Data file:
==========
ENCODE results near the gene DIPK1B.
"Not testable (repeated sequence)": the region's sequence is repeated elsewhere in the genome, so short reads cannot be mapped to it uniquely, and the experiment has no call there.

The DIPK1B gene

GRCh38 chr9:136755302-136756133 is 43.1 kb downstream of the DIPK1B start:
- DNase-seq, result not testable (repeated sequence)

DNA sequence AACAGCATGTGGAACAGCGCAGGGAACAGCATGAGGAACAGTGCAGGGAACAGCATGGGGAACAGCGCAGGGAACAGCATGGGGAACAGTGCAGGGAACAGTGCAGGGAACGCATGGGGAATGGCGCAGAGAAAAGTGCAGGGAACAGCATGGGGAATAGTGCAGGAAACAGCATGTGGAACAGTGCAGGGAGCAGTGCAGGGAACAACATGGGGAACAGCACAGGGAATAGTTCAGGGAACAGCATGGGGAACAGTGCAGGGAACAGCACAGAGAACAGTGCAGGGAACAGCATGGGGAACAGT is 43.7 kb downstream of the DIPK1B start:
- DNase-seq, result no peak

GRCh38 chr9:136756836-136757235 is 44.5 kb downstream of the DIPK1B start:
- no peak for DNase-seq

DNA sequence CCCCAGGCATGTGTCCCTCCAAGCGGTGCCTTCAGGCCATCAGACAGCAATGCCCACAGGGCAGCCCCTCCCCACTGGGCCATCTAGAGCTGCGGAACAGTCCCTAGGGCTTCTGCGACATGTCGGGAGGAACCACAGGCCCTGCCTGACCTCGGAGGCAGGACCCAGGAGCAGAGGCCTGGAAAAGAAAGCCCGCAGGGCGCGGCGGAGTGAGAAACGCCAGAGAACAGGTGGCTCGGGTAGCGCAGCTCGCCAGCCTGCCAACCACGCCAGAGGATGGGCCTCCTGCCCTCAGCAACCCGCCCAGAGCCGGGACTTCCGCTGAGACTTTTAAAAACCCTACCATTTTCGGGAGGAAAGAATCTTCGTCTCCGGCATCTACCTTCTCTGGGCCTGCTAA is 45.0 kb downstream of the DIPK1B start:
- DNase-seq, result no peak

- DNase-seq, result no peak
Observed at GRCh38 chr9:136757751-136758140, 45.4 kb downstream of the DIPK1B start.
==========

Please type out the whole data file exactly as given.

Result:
ENCODE results near the gene DIPK1B.
"Not testable (repeated sequence)": the region's sequence is repeated elsewhere in the genome, so short reads cannot be mapped to it uniquely, and the experiment has no call there.

The DIPK1B gene

GRCh38 chr9:136755302-136756133 is 43.1 kb downstream of the DIPK1B start:
- DNase-seq, result not testable (repeated sequence)

DNA sequence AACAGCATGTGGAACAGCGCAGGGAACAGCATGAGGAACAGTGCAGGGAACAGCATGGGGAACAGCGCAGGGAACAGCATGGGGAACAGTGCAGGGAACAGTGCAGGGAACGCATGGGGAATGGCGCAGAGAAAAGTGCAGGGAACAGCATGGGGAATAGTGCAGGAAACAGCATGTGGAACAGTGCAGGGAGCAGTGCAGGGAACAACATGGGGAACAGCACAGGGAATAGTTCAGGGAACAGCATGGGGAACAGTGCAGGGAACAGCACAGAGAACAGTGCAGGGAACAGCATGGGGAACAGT is 43.7 kb downstream of the DIPK1B start:
- DNase-seq, result no peak

GRCh38 chr9:136756836-136757235 is 44.5 kb downstream of the DIPK1B start:
- no peak for DNase-seq

DNA sequence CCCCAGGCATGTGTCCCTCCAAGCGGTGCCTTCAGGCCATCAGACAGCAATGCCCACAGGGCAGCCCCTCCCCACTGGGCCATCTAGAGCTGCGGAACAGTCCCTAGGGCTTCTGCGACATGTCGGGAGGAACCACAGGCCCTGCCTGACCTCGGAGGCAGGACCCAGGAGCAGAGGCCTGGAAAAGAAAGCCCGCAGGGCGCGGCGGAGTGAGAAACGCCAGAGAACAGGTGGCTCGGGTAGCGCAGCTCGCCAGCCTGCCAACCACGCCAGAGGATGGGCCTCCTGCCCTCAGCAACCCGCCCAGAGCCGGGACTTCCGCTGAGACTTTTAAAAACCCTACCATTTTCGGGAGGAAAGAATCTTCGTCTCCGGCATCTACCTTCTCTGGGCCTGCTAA is 45.0 kb downstream of the DIPK1B start:
- DNase-seq, result no peak

- DNase-seq, result no peak
Observed at GRCh38 chr9:136757751-136758140, 45.4 kb downstream of the DIPK1B start.